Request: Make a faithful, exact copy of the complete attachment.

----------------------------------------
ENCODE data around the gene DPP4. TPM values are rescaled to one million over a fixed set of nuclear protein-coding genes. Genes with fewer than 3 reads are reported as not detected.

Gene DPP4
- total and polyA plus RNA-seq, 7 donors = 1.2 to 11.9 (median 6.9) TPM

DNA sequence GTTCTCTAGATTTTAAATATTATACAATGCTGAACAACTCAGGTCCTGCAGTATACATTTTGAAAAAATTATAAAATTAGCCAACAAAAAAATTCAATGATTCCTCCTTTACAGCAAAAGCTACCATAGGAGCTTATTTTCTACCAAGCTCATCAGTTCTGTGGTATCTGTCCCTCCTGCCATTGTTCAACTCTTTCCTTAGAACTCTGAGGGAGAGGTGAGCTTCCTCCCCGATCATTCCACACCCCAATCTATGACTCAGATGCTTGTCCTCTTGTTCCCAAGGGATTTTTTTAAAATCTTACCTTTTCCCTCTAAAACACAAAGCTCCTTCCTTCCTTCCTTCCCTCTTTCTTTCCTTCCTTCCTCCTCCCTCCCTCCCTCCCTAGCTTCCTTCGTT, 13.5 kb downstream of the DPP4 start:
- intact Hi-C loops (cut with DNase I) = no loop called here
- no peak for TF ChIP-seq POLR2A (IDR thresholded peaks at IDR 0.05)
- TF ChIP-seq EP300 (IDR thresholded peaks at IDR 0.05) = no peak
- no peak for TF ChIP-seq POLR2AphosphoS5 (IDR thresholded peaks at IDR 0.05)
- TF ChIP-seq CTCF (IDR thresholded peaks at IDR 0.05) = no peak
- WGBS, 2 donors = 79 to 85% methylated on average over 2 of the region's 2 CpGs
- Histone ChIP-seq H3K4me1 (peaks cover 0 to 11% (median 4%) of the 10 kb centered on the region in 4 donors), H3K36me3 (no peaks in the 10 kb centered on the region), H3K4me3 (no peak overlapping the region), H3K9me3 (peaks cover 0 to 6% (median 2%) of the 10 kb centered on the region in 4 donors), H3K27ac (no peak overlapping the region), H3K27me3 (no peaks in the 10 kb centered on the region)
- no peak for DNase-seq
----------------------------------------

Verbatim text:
ENCODE data around the gene DPP4. TPM values are rescaled to one million over a fixed set of nuclear protein-coding genes. Genes with fewer than 3 reads are reported as not detected.

Gene DPP4
- total and polyA plus RNA-seq, 7 donors = 1.2 to 11.9 (median 6.9) TPM

DNA sequence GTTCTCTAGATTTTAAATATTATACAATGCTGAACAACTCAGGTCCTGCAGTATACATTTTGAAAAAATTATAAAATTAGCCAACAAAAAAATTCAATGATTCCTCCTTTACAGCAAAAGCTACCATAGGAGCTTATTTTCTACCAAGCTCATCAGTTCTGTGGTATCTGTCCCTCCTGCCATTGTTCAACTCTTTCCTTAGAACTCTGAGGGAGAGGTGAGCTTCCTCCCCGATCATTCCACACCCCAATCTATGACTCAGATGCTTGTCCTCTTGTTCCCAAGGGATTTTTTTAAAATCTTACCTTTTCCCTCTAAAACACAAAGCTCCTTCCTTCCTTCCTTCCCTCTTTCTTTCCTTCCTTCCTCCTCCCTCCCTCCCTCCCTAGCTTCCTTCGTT, 13.5 kb downstream of the DPP4 start:
- intact Hi-C loops (cut with DNase I) = no loop called here
- no peak for TF ChIP-seq POLR2A (IDR thresholded peaks at IDR 0.05)
- TF ChIP-seq EP300 (IDR thresholded peaks at IDR 0.05) = no peak
- no peak for TF ChIP-seq POLR2AphosphoS5 (IDR thresholded peaks at IDR 0.05)
- TF ChIP-seq CTCF (IDR thresholded peaks at IDR 0.05) = no peak
- WGBS, 2 donors = 79 to 85% methylated on average over 2 of the region's 2 CpGs
- Histone ChIP-seq H3K4me1 (peaks cover 0 to 11% (median 4%) of the 10 kb centered on the region in 4 donors), H3K36me3 (no peaks in the 10 kb centered on the region), H3K4me3 (no peak overlapping the region), H3K9me3 (peaks cover 0 to 6% (median 2%) of the 10 kb centered on the region in 4 donors), H3K27ac (no peak overlapping the region), H3K27me3 (no peaks in the 10 kb centered on the region)
- no peak for DNase-seq